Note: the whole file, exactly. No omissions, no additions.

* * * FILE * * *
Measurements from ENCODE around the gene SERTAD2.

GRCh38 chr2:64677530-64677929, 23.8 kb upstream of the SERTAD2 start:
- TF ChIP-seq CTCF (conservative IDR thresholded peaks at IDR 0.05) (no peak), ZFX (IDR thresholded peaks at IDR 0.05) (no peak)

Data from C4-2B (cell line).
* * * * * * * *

Measurements from ENCODE around the gene SERTAD2.

GRCh38 chr2:64677530-64677929, 23.8 kb upstream of the SERTAD2 start:
- TF ChIP-seq CTCF (conservative IDR thresholded peaks at IDR 0.05) (no peak), ZFX (IDR thresholded peaks at IDR 0.05) (no peak)

Data from C4-2B (cell line).